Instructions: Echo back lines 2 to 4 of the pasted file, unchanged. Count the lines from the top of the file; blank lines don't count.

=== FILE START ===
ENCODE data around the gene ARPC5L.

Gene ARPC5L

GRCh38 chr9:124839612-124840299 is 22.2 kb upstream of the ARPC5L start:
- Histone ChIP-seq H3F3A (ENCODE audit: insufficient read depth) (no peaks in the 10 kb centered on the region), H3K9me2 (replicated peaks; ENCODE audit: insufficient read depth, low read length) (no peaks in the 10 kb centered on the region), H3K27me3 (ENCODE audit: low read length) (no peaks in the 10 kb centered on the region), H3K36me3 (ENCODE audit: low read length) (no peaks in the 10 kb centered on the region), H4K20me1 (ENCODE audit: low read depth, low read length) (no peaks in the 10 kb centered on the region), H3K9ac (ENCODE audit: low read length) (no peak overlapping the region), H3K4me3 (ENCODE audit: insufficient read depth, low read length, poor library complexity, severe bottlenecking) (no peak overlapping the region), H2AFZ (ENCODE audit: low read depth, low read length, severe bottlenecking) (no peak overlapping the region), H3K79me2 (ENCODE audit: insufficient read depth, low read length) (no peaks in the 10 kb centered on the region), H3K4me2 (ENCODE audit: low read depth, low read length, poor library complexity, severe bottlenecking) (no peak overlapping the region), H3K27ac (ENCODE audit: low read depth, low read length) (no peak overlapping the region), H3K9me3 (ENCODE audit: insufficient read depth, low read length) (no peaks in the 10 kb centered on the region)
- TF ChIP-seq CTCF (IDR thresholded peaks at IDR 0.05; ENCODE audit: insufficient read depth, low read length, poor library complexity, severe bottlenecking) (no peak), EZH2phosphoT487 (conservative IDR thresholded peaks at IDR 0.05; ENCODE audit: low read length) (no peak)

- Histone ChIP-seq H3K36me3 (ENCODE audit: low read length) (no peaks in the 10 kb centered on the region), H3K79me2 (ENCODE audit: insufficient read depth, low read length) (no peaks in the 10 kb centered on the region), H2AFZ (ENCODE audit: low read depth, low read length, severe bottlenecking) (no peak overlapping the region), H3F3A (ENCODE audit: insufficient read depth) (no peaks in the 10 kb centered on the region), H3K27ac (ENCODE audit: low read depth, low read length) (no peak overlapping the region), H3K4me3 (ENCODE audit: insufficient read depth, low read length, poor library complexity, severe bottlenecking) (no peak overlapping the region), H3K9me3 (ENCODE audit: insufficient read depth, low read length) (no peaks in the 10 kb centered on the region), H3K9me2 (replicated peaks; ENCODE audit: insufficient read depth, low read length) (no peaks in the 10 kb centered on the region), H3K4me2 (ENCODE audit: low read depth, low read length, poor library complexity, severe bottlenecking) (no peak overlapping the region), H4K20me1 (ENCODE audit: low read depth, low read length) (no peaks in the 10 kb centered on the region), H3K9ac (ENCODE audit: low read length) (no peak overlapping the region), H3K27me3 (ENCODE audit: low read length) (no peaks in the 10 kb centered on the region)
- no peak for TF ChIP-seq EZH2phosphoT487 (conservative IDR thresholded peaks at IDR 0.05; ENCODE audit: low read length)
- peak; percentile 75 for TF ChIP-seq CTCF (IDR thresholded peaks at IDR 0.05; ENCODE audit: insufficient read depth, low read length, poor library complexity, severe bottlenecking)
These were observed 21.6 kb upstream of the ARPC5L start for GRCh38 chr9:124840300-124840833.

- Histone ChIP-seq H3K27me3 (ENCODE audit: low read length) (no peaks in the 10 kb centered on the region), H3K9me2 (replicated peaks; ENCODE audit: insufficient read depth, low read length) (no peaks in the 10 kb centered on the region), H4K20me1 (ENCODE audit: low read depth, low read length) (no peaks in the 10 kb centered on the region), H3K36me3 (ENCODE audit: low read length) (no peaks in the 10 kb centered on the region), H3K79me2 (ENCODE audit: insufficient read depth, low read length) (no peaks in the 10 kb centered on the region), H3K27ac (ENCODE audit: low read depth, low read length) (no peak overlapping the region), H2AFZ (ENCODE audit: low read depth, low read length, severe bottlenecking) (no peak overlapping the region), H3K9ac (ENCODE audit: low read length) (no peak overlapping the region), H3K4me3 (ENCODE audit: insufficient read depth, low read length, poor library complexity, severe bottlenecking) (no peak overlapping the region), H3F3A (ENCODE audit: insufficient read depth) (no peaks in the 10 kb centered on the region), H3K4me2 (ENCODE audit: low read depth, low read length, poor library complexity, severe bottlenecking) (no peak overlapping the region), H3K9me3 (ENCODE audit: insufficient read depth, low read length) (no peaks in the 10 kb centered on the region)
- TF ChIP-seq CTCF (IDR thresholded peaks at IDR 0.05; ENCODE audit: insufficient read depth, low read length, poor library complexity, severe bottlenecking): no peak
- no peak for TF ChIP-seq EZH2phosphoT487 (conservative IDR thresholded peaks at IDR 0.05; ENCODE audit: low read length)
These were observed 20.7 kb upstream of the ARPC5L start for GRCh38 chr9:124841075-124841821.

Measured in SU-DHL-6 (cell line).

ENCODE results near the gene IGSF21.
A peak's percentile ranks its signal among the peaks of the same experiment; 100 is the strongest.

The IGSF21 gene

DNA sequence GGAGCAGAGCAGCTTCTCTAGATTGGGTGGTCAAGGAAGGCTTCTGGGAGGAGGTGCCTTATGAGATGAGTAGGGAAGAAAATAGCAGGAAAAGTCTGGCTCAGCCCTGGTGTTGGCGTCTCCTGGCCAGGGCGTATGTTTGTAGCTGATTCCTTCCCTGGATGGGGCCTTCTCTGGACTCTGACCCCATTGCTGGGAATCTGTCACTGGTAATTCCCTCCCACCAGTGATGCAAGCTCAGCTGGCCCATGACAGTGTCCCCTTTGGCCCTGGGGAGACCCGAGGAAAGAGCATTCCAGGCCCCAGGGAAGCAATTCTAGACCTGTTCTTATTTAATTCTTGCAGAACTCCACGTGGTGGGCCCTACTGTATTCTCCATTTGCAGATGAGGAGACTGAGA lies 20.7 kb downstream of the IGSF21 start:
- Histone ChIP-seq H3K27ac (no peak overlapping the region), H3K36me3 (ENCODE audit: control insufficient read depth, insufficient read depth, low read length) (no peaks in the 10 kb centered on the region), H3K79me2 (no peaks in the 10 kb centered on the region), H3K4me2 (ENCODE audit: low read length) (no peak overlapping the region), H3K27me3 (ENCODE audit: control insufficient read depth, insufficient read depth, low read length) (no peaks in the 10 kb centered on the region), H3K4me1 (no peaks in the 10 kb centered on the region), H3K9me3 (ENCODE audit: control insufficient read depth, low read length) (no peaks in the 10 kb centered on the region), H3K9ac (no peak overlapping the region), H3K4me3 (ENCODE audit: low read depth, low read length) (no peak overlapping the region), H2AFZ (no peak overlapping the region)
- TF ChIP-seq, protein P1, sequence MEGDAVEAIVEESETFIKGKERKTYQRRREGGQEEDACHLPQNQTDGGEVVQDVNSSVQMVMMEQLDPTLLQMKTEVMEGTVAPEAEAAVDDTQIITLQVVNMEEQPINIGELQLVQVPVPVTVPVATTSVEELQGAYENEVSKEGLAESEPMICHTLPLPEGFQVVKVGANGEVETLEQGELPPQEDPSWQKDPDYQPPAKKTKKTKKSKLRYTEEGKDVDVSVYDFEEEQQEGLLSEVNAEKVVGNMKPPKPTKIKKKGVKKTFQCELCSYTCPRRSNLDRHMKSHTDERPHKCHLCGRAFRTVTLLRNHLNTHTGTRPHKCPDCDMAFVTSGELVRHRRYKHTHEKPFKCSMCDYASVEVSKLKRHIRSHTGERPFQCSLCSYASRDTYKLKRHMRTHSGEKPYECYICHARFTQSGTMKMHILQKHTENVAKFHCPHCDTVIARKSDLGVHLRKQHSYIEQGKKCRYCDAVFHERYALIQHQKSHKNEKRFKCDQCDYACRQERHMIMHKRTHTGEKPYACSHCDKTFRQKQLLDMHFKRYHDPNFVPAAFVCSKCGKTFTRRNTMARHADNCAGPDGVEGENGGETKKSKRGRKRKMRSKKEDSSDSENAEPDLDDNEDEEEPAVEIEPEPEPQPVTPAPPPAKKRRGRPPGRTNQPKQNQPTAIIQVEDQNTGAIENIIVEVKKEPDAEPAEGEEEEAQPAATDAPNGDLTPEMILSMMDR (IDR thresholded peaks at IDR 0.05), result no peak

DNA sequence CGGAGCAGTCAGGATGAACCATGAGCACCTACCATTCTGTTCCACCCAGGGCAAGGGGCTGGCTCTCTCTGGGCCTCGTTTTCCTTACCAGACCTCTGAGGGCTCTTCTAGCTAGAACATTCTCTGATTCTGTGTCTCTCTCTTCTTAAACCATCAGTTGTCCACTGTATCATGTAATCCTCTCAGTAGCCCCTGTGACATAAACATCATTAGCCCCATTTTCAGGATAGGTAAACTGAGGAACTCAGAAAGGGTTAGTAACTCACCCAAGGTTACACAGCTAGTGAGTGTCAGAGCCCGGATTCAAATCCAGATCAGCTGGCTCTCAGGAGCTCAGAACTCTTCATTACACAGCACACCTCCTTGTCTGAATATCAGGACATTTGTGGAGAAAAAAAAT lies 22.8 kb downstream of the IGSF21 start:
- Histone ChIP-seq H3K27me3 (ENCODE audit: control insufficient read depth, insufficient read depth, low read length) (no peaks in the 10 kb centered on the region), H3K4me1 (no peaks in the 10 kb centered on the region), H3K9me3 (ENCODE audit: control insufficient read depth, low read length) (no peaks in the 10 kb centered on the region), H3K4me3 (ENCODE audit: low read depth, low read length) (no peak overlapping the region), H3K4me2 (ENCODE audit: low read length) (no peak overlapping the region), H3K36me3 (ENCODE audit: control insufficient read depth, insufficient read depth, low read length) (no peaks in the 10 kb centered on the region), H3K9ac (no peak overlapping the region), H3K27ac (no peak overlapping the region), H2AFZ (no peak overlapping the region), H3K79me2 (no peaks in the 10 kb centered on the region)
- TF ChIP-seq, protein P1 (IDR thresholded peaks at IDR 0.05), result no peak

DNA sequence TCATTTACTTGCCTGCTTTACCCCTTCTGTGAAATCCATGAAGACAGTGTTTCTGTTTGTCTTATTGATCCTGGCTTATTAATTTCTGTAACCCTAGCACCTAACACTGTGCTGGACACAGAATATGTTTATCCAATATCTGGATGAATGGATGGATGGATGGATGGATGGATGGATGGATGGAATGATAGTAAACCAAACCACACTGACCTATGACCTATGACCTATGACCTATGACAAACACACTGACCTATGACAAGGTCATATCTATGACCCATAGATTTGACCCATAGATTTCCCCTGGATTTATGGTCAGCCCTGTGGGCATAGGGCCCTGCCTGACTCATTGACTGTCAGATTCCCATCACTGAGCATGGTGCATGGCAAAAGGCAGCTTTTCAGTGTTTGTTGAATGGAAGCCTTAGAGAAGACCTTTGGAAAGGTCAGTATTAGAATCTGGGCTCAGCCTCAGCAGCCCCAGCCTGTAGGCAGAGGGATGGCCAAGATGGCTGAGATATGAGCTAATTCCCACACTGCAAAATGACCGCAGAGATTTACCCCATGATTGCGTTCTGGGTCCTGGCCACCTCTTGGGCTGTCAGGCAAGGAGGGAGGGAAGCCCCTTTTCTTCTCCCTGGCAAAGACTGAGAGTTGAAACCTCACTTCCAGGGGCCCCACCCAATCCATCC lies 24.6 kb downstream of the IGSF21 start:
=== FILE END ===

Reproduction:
Gene ARPC5L

GRCh38 chr9:124839612-124840299 is 22.2 kb upstream of the ARPC5L start:
- Histone ChIP-seq H3F3A (ENCODE audit: insufficient read depth) (no peaks in the 10 kb centered on the region), H3K9me2 (replicated peaks; ENCODE audit: insufficient read depth, low read length) (no peaks in the 10 kb centered on the region), H3K27me3 (ENCODE audit: low read length) (no peaks in the 10 kb centered on the region), H3K36me3 (ENCODE audit: low read length) (no peaks in the 10 kb centered on the region), H4K20me1 (ENCODE audit: low read depth, low read length) (no peaks in the 10 kb centered on the region), H3K9ac (ENCODE audit: low read length) (no peak overlapping the region), H3K4me3 (ENCODE audit: insufficient read depth, low read length, poor library complexity, severe bottlenecking) (no peak overlapping the region), H2AFZ (ENCODE audit: low read depth, low read length, severe bottlenecking) (no peak overlapping the region), H3K79me2 (ENCODE audit: insufficient read depth, low read length) (no peaks in the 10 kb centered on the region), H3K4me2 (ENCODE audit: low read depth, low read length, poor library complexity, severe bottlenecking) (no peak overlapping the region), H3K27ac (ENCODE audit: low read depth, low read length) (no peak overlapping the region), H3K9me3 (ENCODE audit: insufficient read depth, low read length) (no peaks in the 10 kb centered on the region)